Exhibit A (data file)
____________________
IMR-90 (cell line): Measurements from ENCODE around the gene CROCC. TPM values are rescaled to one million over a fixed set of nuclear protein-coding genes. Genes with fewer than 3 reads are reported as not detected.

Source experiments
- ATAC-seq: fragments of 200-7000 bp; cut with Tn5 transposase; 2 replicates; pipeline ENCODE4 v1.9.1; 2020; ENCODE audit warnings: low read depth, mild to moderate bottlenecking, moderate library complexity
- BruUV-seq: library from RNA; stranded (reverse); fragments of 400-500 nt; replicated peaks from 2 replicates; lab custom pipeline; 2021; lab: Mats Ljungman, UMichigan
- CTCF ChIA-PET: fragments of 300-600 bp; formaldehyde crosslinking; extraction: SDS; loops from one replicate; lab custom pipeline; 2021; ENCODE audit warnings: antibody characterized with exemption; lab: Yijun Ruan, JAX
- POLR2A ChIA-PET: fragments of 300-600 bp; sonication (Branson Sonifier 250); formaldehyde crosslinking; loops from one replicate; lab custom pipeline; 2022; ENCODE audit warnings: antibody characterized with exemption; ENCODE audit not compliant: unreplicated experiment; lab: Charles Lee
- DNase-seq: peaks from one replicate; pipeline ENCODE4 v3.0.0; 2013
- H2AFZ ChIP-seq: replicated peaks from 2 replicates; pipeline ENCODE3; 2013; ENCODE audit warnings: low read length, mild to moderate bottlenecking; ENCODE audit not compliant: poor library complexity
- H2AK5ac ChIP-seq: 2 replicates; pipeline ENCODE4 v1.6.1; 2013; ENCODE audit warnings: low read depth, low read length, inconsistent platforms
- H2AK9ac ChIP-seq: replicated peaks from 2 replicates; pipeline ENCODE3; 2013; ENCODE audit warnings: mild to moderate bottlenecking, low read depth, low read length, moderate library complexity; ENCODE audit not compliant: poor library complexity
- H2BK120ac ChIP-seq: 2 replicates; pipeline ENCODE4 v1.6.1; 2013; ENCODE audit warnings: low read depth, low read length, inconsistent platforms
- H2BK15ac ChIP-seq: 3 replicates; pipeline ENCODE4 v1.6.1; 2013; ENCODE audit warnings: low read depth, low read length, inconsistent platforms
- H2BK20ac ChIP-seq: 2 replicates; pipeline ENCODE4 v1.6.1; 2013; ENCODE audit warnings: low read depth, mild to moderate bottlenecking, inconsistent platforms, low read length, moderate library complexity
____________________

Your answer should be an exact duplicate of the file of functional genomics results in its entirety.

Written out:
IMR-90 (cell line): Measurements from ENCODE around the gene CROCC. TPM values are rescaled to one million over a fixed set of nuclear protein-coding genes. Genes with fewer than 3 reads are reported as not detected.

Source experiments
- ATAC-seq: fragments of 200-7000 bp; cut with Tn5 transposase; 2 replicates; pipeline ENCODE4 v1.9.1; 2020; ENCODE audit warnings: low read depth, mild to moderate bottlenecking, moderate library complexity
- BruUV-seq: library from RNA; stranded (reverse); fragments of 400-500 nt; replicated peaks from 2 replicates; lab custom pipeline; 2021; lab: Mats Ljungman, UMichigan
- CTCF ChIA-PET: fragments of 300-600 bp; formaldehyde crosslinking; extraction: SDS; loops from one replicate; lab custom pipeline; 2021; ENCODE audit warnings: antibody characterized with exemption; lab: Yijun Ruan, JAX
- POLR2A ChIA-PET: fragments of 300-600 bp; sonication (Branson Sonifier 250); formaldehyde crosslinking; loops from one replicate; lab custom pipeline; 2022; ENCODE audit warnings: antibody characterized with exemption; ENCODE audit not compliant: unreplicated experiment; lab: Charles Lee
- DNase-seq: peaks from one replicate; pipeline ENCODE4 v3.0.0; 2013
- H2AFZ ChIP-seq: replicated peaks from 2 replicates; pipeline ENCODE3; 2013; ENCODE audit warnings: low read length, mild to moderate bottlenecking; ENCODE audit not compliant: poor library complexity
- H2AK5ac ChIP-seq: 2 replicates; pipeline ENCODE4 v1.6.1; 2013; ENCODE audit warnings: low read depth, low read length, inconsistent platforms
- H2AK9ac ChIP-seq: replicated peaks from 2 replicates; pipeline ENCODE3; 2013; ENCODE audit warnings: mild to moderate bottlenecking, low read depth, low read length, moderate library complexity; ENCODE audit not compliant: poor library complexity
- H2BK120ac ChIP-seq: 2 replicates; pipeline ENCODE4 v1.6.1; 2013; ENCODE audit warnings: low read depth, low read length, inconsistent platforms
- H2BK15ac ChIP-seq: 3 replicates; pipeline ENCODE4 v1.6.1; 2013; ENCODE audit warnings: low read depth, low read length, inconsistent platforms
- H2BK20ac ChIP-seq: 2 replicates; pipeline ENCODE4 v1.6.1; 2013; ENCODE audit warnings: low read depth, mild to moderate bottlenecking, inconsistent platforms, low read length, moderate library complexity